Launching the Program
The launch of the program was carried out by the 5S team in the company facilities and all staff took part. Through a presentation the workers learned the aim of each S, the potential benefits to be derived from the implementation and the paradigms they had to abandon for a successful implementation. At the end of the presentation some pictures were shown in order to demonstrate the changes that could be achieved.

For the first S, a red tag was used to identify and remove nonessential items. Red tags were designed so that they were easily readable, utilized and provided all relevant information for each object. The area was adapted to temporarily store the tagged items. The implementation of the first S started with each item being designated as either essential or nonessential in order to identify those items that did not belong in the area or whose use was negligible. Subsequently, nonessential items were moved to the temporary storage area. Finally, 16 nonessential elements were tagged. The final disposition is explained as follows: three items were discarded, four items were transferred to other areas of the company, five items were sold as scrap metal and three items were re-organized within the workshop.

Once implementing the first S, training was provided to employees about the sorting process. In order to perform the classification it was necessary to divide the previously classified items as tools, work in progress, templates, samples and machinery supplements because each element required a different space and storage method. Then three classification criteria were established according to the frequency of use: (1) frequently, (2) occasionally and (3) rarely used items. Visual control was used in this step mainly by identifying items. Frequently used tools were organized by creating shadow profiles on tool boards. On the other hand, rarely used tools were placed in the toolbox located in a strategic place in the workshop.

An inventory was taken in order to sort the work in progress and then classify it into categories according to their characteristics. Work in progress was stored in baskets painted with different colors to help operators in the WIP location. Additionally, small boards labeled with important information, such as the type and amount of WIP, were placed in front of the baskets. To organize templates and samples, two shelves were manufactured using scrap. Both were labeled with their respective reference using a metal marker. Finally, machinery supplements were separated and organized on a shelf by reference in such a way that the operator could easily identify each supplement.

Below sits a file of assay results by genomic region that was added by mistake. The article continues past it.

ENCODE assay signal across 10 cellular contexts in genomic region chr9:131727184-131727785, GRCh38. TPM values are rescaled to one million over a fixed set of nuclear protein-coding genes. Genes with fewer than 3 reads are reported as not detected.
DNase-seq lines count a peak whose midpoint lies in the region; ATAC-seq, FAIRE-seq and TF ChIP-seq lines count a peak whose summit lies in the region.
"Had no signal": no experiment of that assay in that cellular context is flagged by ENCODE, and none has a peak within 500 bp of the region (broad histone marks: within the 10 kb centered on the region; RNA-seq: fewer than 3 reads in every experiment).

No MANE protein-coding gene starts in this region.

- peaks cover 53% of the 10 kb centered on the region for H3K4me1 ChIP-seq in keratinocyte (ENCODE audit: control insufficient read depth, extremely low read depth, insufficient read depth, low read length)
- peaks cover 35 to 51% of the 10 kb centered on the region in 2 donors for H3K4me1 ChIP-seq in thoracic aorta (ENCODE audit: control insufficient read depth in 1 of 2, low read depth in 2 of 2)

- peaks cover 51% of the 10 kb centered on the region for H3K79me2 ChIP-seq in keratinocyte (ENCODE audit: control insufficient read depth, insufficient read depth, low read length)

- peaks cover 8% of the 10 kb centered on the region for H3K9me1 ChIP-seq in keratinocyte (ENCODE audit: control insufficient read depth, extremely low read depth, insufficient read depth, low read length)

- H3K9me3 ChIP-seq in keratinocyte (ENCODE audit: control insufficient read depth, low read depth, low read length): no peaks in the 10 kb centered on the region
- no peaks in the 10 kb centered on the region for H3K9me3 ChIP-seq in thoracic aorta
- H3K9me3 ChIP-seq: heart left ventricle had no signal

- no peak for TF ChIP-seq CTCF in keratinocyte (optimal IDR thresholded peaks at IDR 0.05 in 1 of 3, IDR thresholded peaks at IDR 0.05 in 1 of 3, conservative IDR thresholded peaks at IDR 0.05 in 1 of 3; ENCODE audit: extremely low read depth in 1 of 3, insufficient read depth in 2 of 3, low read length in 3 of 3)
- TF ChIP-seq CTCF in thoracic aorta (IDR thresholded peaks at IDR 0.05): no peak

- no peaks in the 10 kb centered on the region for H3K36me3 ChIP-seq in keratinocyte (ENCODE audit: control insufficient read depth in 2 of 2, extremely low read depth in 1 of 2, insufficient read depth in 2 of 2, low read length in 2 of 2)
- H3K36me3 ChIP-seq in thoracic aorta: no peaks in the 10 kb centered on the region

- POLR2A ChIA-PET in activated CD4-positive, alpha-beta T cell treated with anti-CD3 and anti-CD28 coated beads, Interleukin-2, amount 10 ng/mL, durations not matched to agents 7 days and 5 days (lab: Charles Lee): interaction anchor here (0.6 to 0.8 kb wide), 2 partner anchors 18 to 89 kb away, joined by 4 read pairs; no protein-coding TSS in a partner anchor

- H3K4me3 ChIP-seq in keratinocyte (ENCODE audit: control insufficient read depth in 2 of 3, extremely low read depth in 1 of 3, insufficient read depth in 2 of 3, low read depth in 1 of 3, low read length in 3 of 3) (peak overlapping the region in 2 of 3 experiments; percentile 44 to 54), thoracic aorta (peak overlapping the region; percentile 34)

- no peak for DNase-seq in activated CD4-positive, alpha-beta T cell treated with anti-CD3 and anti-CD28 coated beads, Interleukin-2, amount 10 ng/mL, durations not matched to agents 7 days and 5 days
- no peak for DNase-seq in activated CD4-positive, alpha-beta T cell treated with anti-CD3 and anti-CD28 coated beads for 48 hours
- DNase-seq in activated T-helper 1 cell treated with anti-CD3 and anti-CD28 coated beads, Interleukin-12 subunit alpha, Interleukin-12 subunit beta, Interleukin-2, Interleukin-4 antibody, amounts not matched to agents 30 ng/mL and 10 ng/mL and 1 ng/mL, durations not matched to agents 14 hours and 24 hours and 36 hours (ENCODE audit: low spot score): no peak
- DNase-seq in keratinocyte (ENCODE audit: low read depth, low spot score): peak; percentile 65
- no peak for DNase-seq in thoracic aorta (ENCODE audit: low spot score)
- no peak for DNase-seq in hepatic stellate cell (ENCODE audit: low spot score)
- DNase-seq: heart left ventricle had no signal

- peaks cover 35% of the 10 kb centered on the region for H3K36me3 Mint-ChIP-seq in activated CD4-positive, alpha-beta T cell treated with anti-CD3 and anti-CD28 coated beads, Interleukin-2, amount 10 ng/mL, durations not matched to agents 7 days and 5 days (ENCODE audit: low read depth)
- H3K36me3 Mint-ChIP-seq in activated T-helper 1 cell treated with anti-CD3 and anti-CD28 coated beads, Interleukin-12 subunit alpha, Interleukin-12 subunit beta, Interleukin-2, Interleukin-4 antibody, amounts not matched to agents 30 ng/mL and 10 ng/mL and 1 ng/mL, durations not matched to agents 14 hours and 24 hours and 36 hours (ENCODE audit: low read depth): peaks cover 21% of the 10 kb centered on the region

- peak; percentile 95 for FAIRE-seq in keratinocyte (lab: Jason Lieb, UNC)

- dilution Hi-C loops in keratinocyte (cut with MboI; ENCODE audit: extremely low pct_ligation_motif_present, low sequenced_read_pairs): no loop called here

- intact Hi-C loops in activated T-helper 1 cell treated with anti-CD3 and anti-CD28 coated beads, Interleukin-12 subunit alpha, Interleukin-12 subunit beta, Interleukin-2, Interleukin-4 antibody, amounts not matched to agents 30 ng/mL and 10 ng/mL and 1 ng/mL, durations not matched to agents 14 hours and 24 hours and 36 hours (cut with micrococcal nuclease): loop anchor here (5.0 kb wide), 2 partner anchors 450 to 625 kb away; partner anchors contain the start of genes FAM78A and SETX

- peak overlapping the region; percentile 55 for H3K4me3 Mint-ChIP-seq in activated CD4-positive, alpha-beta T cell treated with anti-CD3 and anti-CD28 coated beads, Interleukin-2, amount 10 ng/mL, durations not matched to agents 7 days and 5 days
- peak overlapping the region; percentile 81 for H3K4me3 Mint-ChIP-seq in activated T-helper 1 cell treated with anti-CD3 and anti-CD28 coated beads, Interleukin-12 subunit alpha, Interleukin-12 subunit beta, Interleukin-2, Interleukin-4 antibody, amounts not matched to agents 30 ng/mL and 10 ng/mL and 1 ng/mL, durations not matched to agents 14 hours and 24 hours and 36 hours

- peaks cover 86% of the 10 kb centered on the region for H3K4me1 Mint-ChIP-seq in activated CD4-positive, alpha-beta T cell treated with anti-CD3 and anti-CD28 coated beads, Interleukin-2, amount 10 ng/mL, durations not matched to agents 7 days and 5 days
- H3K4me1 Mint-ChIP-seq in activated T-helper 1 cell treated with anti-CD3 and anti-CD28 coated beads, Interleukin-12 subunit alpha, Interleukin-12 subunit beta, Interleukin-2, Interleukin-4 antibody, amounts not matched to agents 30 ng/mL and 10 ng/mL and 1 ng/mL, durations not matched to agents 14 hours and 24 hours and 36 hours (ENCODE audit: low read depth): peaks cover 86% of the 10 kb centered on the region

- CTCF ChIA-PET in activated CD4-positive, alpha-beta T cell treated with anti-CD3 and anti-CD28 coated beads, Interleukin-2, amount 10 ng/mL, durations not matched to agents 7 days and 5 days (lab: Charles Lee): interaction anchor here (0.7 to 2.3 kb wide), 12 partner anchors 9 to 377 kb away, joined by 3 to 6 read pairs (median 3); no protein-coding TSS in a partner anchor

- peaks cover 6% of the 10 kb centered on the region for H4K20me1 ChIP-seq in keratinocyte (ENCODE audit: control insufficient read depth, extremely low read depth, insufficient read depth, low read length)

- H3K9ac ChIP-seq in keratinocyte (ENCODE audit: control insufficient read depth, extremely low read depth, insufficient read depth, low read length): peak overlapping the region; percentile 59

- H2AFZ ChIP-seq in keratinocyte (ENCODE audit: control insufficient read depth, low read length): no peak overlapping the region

Seiso (Sweep)
To start implementing the third S, cleaning days were planned to clean and inspect the workplace. The operators participated in daily five-minute sessions at day's end to clean their work area and all used items. During the monthly sessions an operator wiped each machine, the shelves and the floor carefully in order to identify anomalies. Additionally, operators used a checklist to audit the monthly cleaning session and propose improvement plans to eliminate the previously found anomalies.

Seiketsu (Standardize)
Once the previous three S's were implemented, visual control was used in order to accomplish standardization. This step included activities such as painting, labeling, and assigning responsibility. Machines, floors and work areas were painted, defined and labeled. Each worker was assigned to look after specific machines and workshop elements in order to create commitment to workshop cleaning.

Shitsuke (Discipline)
This last step measures the level of the employees' and managers' engagement in the 5S implementation. A meeting with managers and operators was carried out to highlight the results of the implementation using comparative photos (Figure 1). To promote good work habits and maintain what had been achieved so far, visual aids were placed in the workshop to provide guidance to operators about the need to maintain order and cleanliness. Finally, audit dates were set to monitor and asses the progress of the methodology in terms of compliance with the standards established in the previous S.

Figure 1. Picture before and after the 5S implementation at the workshop.


1. Productivity
Partial productivity indicators [see equations (1), (2), (3) and (4)] were used to measure the productivity in the workshop because these indicators conform to the needs of the project and their variables do not depend on seasonal factors such as sales. As well, partial productivity indicators are the best to show the performance of the manufacturing industry and give feedback in a short period of time [27-28]. It was not possible to use multifactor productivity measure due to the company didn't have information about all factors that include this measure.





Human Productivity